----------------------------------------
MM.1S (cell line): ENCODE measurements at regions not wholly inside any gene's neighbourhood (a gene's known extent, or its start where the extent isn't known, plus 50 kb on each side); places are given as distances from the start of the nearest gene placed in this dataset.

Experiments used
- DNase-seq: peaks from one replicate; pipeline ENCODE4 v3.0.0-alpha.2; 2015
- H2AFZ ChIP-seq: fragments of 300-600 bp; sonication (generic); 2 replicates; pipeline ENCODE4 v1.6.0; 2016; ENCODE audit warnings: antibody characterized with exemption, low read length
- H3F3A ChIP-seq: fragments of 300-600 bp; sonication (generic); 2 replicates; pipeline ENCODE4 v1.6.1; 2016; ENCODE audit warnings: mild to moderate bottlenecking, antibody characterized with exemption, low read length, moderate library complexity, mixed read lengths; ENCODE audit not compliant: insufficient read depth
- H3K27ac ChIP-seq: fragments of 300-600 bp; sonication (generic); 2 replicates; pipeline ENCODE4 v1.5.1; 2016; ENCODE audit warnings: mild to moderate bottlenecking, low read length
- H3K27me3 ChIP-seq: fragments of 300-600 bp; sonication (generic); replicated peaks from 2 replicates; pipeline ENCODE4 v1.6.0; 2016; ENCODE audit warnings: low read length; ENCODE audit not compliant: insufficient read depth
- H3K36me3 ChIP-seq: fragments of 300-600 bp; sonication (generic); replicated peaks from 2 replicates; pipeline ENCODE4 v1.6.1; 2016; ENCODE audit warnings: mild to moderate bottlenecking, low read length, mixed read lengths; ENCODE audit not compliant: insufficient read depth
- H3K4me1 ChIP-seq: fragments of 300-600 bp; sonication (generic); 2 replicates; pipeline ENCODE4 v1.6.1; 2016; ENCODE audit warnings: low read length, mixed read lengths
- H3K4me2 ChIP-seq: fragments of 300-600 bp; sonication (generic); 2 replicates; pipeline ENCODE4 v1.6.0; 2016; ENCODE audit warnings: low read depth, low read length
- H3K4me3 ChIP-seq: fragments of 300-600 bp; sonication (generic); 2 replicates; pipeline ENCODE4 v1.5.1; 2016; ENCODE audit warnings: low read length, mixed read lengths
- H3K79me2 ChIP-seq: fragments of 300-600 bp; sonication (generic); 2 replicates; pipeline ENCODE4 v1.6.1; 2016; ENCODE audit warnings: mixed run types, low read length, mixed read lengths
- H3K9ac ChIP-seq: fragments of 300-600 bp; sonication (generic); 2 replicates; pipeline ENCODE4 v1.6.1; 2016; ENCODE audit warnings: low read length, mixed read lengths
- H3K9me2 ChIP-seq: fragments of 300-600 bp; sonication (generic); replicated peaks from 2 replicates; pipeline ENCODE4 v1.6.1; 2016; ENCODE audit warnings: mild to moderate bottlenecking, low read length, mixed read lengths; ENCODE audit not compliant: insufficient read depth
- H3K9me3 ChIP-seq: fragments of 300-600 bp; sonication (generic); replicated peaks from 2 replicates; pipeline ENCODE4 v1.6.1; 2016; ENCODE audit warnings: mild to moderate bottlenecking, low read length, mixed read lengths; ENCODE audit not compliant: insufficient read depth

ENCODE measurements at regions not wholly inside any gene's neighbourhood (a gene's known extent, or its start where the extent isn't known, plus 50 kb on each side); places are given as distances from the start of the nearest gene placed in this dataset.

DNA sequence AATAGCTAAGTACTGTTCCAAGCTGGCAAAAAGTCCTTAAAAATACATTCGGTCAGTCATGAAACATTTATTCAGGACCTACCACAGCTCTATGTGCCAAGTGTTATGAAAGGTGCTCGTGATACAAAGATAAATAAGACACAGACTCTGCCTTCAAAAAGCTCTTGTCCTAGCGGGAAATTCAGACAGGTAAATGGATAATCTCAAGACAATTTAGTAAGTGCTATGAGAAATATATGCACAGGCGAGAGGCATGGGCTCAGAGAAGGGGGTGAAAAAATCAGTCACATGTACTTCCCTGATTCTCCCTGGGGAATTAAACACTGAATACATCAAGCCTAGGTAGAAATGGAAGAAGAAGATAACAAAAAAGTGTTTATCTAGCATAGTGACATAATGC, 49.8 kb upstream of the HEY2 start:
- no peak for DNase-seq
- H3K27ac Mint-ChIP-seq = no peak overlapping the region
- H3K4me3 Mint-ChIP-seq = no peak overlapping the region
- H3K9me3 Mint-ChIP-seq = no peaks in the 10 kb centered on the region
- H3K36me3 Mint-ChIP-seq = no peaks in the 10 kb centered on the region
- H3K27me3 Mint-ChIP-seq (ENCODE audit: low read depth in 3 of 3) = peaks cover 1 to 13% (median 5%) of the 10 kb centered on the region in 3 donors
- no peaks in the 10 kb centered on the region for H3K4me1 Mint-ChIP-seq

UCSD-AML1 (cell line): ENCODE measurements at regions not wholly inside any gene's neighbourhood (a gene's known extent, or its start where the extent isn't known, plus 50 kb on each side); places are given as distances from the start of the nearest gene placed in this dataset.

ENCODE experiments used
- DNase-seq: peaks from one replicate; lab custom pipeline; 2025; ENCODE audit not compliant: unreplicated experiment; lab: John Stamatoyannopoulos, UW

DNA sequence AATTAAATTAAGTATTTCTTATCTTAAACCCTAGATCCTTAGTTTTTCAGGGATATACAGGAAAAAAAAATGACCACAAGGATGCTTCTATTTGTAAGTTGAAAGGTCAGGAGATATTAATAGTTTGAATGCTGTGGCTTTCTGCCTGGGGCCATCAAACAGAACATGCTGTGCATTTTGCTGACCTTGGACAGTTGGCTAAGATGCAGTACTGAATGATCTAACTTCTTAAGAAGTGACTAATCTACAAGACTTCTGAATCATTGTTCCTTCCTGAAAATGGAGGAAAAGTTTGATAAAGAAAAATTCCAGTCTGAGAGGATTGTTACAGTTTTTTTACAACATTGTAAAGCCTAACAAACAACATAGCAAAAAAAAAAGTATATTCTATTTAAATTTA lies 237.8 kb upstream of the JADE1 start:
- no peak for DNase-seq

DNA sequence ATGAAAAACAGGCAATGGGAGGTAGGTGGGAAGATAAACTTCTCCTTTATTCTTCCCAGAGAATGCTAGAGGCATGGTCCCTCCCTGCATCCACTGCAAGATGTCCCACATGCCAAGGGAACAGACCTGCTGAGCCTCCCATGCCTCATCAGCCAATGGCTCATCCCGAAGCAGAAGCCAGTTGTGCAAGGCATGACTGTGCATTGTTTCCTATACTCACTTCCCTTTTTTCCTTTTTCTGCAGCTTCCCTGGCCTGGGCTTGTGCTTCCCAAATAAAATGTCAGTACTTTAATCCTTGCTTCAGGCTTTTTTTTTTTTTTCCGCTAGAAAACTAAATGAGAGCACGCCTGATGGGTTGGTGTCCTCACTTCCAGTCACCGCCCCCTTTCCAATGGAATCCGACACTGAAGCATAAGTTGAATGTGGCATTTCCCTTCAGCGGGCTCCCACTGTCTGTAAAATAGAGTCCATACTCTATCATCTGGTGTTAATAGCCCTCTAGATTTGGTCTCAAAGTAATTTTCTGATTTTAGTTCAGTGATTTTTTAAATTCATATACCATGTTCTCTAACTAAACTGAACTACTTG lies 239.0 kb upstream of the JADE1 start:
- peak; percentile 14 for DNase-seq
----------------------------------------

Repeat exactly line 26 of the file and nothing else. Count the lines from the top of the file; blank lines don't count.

ENCODE experiments used